Miller Center

The United States in the 1960s

Chester Pach, Ohio University

It’s well known that President Richard M. Nixon recorded many of his White House conversations. Nixon paid a high price for doing so, as these tapes provided the strongest evidence of his direct involvement in the Watergate scandal.

But Nixon wasn’t the first president to tape record meetings. John F. Kennedy taped some White House discussions. Lyndon B. Johnson taped many of his telephone conversations, and quite a few of these tapes have now been released to the public. Your assignment is to listen to several conversations that will help you understand Johnson’s style--how he operated and secured critical cooperation for administration initiatives. After listening to the tapes, you’ll answer some questions based on what you heard.

You can listen to Johnson's telephone tapes by going to the Lyndon B. Johnson Presidential Recordings at the Miller Center. You will listen to these tapes.

These are the conversations that you should listen to:

  1. Conversation with Jacqueline Kennedy December 2, 1963, 2:42 PM (length: 2:11)
  2. Conversation with Joe Haggar August 9, 1964, 1:17 PM (length: 4:40)
  3. Conversation with Sargent Shriver (conversation #1815), February 1, 1964, 1:02 PM (length: 17:46)
  4. Conversation with Harry S. Truman (conversation #2379), scroll down the page to March 6, 1964, it is the last conversation of the day), 8:45 PM (length: 4:40)

To listen to the tapes, follow these instructions carefully. You can access each of the first two conversations (with Jacqueline Kennedy and Joe Haggar) by clicking on the links above that correspond to the tapes. The links will take you directly to the conversations on the WhiteHouseTapes.net site. Both of these tapes have an accompanying written transcript. You'll find that the highlighted section of the transcript corresponds to the part of the conversation that you're listening to. To listen to the conversations with Shriver and Truman, click on the links above that correspond to those conversations. They will take you to a page on the Miller Center site that has a list of conversations in chronological order. Scroll down the page until you find the relevant conversation. Unlike the first two conversations, the Shriver and Truman conversations don't have accompanying transcripts.

If you have any trouble playing the Haggar conversation, it may be because the computer you're using does not have Macromedia Flash Player. Most computers have this plug-in, and you could switch to a computer that does. You can easily download and install Macromedia Flash Player in a minute or two. Click on the following link and follow the instructions:

http://www.macromedia.com/shockwave/download/download.cgi?P1_Prod_Version=ShockwaveFlash.

 

The following information will be helpful in understanding the conversations:

  1. Conversation with Jacqueline Kennedy: This conversation took place only ten days after the murder of President Kennedy. Kenny O'Donnell, who Mrs. Kennedy mentions, was President Kennedy's appointments secretary. He stayed on in the Johnson administration as a special assistant to the president. Mrs. Kennedy's reference to the "Cape announcement" was about Johnson's proclamation just a few days earlier changing the name of Cape Canaveral, the location of the U.S. space center in Florida, to Cape Kennedy. Johnson's reference to the election of 1948 concerns his winning a seat in the U.S. Senate from Texas in a close and disputed election.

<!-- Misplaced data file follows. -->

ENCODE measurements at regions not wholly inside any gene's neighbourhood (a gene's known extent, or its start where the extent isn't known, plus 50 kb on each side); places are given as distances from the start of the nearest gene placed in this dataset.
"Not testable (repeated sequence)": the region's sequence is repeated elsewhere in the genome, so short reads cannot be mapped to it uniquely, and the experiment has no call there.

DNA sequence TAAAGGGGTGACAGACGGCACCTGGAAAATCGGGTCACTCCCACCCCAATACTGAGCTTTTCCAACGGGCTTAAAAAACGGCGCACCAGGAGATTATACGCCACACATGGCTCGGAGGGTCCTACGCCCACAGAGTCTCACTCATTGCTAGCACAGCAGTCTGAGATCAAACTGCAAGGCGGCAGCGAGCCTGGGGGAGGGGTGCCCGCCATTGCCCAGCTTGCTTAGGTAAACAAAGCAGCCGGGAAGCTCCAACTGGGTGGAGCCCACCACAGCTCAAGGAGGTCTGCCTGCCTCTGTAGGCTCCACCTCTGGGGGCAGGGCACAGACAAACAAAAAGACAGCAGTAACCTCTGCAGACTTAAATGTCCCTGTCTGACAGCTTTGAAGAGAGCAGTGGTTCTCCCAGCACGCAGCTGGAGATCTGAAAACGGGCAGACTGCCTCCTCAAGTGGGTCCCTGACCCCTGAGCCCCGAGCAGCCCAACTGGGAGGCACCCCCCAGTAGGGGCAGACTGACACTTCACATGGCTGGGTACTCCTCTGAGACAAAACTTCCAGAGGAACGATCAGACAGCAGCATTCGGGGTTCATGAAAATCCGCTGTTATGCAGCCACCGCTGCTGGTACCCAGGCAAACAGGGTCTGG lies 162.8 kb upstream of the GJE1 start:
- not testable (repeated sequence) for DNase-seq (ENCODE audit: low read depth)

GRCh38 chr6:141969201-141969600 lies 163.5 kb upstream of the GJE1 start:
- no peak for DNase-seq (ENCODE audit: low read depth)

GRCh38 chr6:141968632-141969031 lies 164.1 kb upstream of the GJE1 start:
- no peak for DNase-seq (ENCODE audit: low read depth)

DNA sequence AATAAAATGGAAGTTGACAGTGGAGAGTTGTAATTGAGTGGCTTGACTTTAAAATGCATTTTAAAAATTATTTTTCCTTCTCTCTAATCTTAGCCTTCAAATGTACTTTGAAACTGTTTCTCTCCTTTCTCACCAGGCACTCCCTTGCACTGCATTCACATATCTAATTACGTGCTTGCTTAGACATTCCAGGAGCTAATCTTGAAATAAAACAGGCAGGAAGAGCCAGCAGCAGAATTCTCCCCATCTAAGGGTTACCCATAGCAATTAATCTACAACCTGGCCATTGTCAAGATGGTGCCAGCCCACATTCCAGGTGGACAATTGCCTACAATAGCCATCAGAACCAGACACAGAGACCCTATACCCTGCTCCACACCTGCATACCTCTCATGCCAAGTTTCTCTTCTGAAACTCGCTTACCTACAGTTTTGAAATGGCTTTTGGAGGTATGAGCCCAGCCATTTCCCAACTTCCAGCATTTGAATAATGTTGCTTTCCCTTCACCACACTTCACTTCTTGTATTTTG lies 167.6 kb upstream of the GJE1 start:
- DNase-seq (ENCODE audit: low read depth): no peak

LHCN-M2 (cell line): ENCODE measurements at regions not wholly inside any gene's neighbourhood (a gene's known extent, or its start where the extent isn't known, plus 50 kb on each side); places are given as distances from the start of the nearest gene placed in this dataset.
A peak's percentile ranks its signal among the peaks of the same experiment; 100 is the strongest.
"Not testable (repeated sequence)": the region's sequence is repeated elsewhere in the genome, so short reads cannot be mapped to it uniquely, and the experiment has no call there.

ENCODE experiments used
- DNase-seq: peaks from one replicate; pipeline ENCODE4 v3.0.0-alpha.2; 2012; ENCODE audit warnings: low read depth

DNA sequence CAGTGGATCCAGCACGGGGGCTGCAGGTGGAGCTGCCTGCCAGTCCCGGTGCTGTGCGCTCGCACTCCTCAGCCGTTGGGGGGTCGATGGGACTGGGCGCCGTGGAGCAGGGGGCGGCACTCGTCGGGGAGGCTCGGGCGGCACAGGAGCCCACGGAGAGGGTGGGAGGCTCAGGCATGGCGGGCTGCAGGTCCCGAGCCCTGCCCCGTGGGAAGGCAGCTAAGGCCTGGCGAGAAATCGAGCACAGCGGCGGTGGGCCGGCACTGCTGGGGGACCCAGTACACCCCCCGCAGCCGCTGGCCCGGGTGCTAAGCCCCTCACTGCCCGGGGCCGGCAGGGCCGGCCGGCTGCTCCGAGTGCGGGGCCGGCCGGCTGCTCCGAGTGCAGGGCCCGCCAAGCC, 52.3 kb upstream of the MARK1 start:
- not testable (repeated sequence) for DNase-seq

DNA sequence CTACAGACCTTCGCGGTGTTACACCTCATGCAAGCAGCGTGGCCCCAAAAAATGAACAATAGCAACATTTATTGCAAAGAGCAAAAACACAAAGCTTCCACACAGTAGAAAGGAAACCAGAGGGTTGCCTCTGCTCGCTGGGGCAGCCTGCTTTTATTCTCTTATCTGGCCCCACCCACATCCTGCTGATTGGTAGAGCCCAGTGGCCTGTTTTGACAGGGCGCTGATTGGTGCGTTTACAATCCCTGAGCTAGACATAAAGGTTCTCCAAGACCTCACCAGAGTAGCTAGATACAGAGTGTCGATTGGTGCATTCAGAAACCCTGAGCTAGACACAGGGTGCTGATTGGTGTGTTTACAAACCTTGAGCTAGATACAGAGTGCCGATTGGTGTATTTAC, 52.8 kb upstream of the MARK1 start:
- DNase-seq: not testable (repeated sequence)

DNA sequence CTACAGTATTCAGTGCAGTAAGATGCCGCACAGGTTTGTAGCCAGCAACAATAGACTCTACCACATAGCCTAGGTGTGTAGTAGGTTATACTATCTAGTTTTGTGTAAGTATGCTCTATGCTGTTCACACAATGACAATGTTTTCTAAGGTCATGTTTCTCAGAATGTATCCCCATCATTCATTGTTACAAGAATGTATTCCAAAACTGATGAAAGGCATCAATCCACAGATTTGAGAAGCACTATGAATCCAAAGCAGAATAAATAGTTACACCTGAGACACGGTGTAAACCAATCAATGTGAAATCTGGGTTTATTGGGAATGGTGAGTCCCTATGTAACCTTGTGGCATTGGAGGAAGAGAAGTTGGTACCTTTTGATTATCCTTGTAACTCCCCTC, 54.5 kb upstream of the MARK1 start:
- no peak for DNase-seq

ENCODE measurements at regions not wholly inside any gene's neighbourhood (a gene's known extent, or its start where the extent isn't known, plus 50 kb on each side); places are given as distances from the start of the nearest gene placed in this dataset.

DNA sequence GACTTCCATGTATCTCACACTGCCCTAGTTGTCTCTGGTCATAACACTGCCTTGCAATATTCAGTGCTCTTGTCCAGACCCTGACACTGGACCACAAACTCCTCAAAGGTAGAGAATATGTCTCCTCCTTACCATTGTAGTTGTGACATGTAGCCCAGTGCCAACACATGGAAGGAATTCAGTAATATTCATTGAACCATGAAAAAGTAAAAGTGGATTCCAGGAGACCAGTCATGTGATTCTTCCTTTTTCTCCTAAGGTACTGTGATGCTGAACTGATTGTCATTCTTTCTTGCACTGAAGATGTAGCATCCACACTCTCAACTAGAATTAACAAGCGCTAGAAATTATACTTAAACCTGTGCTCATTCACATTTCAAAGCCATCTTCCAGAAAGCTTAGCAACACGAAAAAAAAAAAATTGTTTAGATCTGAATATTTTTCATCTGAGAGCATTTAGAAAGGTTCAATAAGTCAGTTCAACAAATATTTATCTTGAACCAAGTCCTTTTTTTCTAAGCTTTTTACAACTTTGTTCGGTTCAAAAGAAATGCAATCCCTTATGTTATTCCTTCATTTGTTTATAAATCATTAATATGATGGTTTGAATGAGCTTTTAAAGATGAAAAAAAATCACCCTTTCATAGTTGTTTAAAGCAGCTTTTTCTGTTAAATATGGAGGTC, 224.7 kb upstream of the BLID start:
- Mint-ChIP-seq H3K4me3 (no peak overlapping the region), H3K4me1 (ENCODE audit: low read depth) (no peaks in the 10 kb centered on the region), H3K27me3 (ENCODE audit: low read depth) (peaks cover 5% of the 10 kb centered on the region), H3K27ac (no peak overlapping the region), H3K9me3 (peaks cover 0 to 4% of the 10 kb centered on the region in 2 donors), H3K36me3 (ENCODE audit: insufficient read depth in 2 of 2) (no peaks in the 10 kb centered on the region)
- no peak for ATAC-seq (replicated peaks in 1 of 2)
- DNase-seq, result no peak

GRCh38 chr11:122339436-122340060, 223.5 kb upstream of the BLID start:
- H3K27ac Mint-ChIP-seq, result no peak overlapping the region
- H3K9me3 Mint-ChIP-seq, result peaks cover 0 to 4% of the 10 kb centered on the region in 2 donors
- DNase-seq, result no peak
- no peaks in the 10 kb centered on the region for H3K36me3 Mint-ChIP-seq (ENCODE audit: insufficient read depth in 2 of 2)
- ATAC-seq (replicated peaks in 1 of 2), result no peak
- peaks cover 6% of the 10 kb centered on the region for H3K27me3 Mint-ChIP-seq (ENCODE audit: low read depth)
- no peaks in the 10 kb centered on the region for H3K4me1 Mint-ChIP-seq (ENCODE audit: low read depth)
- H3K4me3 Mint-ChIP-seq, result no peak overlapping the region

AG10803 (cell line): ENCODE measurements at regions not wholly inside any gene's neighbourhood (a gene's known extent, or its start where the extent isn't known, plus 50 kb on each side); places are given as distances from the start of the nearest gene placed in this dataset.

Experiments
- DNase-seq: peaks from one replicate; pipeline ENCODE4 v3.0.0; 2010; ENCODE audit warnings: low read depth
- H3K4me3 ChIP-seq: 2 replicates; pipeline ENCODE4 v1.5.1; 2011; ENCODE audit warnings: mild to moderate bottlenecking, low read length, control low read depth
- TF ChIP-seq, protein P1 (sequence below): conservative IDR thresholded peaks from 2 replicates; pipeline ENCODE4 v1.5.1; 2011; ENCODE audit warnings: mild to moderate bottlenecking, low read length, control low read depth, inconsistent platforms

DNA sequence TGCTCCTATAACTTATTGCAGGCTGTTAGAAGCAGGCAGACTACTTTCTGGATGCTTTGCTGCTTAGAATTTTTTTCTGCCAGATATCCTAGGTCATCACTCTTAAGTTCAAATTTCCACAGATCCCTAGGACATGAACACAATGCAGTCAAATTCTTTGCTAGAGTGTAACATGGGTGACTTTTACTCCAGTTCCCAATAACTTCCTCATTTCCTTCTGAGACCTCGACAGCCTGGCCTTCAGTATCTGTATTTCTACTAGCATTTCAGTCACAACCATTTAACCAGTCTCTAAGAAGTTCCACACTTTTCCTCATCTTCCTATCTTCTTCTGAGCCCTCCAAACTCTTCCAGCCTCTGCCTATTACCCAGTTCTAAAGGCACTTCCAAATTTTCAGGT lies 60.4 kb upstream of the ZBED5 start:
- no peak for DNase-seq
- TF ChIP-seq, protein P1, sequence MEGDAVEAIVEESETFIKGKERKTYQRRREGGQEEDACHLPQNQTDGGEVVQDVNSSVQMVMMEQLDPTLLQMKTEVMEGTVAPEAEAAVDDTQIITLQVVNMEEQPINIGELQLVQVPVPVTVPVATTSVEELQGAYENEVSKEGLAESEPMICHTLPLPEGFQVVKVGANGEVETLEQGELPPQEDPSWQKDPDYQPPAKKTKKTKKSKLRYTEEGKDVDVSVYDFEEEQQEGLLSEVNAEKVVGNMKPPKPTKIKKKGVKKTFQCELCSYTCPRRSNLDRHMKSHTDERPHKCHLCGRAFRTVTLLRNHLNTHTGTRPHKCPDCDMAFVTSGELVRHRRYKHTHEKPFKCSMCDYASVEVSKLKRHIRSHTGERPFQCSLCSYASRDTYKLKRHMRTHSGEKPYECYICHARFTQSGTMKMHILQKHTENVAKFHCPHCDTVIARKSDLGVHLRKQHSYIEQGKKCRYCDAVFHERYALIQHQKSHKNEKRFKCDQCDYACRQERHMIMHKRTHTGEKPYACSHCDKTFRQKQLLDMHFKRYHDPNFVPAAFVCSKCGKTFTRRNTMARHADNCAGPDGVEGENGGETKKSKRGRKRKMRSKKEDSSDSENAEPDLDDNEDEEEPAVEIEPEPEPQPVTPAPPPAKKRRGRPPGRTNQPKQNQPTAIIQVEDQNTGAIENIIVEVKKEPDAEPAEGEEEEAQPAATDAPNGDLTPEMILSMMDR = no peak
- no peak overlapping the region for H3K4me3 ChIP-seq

2. Conversation with Haggar: Haggar was a top official in the well-known clothing company.
  3. Conversation with Shriver: It’s important to keep in mind that Shriver married one of the sisters of John and Robert Kennedy. Shriver was head of the Peace Corps, and he just returned from a long international trip the day before Johnson called him and told him that he wanted to announce his appointment as director of the War on Poverty. Johnson made that announcement just hours after the telephone conversation that you're listening to. In the conversation, there's a reference to HEW, which was the Department of Health, Education, and Welfare, the predecessor to the current Department of Health and Human Services and Department of Education.
  4. Conversation with Truman: Johnson and Truman discussed civil strife on the Mediterranean island of Cyprus. That nation gained independence from Great Britain in 1960. But there was continuous tension and frequent fighting between the Greek majority on Cyprus and the Turk minority. The instability on Cyprus threatened to bring about military conflict between Greece and Turkey, both U.S. allies in NATO.

After you’ve listened to the tapes, please answer these questions:

  1. What arguments did Johnson use to try to persuade Shriver to head the War on Poverty? What were the main reasons that he wanted Shriver to do what he asked? What were Shriver’s objections or hesitations?
  2. What was the main subject of the conversation between Johnson and Truman? What did Johnson want the former president to do? What was Truman’s reaction? What did Truman agree to do?
  3. What methods, techniques, or tactics did Johnson use to secure cooperation in these conversations? How successful was he? What were the main reasons for his success (or lack of it)? Did his style or tactics vary in these conversations? Be sure to draw on the conversations with Haggar and Mrs. Kennedy in answering this question.
  4. What do these conversations reveal about Johnson’s style in dealing with other people? What can you learn from these tapes that you might not be able to learn from other sources?

 

If you want to learn even more about the telephone tapes and the Johnson presidency, please visit the Lyndon Baines Johnson Library.